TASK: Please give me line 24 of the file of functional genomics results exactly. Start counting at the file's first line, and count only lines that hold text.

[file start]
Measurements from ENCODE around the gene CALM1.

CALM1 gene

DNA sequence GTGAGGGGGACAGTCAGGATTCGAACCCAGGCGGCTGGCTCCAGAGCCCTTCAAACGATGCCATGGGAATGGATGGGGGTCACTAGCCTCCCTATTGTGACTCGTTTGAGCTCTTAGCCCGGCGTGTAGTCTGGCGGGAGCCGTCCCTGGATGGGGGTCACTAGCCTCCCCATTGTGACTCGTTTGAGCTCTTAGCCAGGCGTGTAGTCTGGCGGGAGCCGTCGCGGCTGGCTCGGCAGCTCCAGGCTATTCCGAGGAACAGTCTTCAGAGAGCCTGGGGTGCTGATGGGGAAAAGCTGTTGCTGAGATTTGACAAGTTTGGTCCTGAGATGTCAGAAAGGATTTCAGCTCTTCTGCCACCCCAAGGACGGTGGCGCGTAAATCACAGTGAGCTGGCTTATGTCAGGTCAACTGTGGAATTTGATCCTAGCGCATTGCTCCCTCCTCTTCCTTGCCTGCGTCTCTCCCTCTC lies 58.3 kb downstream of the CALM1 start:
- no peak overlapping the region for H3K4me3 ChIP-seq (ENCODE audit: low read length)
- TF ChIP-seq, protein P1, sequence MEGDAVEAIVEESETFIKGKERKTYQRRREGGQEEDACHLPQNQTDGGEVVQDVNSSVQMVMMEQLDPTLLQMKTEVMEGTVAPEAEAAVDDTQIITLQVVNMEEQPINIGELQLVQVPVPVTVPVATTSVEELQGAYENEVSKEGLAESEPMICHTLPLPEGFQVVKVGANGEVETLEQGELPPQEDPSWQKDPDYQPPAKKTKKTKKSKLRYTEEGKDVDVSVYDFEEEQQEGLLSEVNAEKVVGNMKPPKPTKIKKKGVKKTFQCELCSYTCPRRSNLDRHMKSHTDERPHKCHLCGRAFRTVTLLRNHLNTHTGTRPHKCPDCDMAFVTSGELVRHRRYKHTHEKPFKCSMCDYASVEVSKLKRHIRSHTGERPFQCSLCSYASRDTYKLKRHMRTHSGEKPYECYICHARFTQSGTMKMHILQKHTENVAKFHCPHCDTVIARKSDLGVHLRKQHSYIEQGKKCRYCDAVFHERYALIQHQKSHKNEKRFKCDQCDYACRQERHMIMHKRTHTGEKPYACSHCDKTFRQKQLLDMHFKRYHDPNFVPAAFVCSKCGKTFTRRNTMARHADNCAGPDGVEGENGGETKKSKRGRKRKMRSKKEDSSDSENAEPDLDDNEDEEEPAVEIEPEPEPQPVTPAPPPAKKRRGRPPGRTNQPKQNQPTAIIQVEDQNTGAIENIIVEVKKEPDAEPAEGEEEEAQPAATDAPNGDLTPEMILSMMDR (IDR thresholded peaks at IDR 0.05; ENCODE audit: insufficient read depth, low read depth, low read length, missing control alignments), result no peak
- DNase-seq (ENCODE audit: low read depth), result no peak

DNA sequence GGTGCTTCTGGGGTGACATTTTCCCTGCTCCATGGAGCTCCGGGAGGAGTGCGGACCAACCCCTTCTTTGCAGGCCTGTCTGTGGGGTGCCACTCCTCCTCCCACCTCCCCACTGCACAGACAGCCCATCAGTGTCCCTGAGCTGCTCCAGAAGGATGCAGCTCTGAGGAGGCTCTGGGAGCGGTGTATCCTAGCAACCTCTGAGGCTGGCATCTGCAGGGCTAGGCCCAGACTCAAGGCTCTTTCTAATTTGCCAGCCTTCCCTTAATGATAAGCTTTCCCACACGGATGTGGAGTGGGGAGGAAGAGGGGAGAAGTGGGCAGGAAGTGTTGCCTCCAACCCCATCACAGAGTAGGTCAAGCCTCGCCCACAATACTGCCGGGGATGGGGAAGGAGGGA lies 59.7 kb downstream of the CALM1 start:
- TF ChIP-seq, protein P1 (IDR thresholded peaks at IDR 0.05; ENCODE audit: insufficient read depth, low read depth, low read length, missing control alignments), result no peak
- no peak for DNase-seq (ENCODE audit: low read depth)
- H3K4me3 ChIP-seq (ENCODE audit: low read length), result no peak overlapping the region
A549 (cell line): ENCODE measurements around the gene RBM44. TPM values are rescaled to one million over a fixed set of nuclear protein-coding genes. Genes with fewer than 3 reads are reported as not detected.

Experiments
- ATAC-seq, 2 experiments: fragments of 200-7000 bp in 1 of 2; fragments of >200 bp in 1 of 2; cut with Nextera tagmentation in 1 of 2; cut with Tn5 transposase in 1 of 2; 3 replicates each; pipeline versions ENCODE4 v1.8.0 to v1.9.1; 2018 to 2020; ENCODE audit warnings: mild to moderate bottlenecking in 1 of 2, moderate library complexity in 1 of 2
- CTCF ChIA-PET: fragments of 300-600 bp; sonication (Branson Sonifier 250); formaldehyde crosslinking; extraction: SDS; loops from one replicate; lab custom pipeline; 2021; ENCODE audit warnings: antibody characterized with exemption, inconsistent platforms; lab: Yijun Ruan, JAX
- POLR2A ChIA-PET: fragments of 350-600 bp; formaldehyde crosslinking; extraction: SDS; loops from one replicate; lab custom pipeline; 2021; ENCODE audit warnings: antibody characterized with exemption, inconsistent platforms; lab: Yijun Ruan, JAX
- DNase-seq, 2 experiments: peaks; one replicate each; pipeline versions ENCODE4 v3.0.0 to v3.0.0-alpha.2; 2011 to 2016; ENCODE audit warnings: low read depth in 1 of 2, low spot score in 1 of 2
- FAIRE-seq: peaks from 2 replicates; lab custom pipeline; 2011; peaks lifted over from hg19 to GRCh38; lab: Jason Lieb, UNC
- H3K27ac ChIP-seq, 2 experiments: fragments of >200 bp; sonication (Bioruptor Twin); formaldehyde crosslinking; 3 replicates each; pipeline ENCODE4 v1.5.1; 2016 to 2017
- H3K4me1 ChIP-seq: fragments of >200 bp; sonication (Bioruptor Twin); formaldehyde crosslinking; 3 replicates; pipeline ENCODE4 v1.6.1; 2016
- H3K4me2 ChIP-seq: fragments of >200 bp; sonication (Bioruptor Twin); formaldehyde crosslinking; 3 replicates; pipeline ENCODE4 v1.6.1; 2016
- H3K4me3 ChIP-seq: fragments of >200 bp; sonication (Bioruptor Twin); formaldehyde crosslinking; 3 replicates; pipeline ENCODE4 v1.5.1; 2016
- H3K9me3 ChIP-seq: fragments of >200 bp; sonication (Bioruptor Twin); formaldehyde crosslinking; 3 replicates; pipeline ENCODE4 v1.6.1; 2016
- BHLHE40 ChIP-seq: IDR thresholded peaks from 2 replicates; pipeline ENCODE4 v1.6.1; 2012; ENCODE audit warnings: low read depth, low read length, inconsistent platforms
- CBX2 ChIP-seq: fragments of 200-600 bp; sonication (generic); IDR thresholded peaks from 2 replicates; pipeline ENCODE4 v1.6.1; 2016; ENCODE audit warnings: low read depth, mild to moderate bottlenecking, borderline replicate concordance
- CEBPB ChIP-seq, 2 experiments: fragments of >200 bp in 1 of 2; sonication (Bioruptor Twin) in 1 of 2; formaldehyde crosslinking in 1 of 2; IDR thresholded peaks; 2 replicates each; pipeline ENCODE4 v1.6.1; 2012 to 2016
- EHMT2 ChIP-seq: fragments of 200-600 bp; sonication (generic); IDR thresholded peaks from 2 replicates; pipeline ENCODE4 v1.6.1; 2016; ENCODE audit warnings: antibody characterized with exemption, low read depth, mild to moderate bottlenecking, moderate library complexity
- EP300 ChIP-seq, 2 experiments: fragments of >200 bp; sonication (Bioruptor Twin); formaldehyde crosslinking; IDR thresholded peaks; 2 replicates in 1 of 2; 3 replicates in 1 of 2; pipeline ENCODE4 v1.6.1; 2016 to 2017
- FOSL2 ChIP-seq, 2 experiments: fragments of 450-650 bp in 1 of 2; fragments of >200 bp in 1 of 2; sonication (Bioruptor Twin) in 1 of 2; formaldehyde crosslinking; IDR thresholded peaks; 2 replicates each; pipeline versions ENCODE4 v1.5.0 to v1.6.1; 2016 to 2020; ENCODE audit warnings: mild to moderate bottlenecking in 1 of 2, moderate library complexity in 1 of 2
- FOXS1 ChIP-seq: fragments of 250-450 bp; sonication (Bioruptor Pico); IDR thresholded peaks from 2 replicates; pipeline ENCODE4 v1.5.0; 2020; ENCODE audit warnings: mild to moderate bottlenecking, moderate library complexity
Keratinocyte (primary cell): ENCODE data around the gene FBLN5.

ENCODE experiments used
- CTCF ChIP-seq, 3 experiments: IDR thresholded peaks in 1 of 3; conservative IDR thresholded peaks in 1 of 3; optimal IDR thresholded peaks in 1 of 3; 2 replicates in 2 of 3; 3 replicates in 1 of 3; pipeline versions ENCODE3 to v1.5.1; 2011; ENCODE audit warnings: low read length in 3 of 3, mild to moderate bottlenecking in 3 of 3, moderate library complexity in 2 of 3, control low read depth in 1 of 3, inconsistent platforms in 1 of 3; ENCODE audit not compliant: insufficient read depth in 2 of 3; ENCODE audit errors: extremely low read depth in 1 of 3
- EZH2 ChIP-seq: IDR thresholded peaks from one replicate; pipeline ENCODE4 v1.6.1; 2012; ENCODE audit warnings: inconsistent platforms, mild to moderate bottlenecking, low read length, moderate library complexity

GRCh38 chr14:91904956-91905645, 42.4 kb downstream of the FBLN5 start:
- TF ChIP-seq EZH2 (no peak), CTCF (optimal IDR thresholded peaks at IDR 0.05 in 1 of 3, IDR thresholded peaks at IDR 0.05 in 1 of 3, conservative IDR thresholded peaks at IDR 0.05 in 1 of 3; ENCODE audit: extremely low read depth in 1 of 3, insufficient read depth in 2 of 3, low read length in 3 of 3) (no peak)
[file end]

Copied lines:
- CBX2 ChIP-seq: fragments of 200-600 bp; sonication (generic); IDR thresholded peaks from 2 replicates; pipeline ENCODE4 v1.6.1; 2016; ENCODE audit warnings: low read depth, mild to moderate bottlenecking, borderline replicate concordance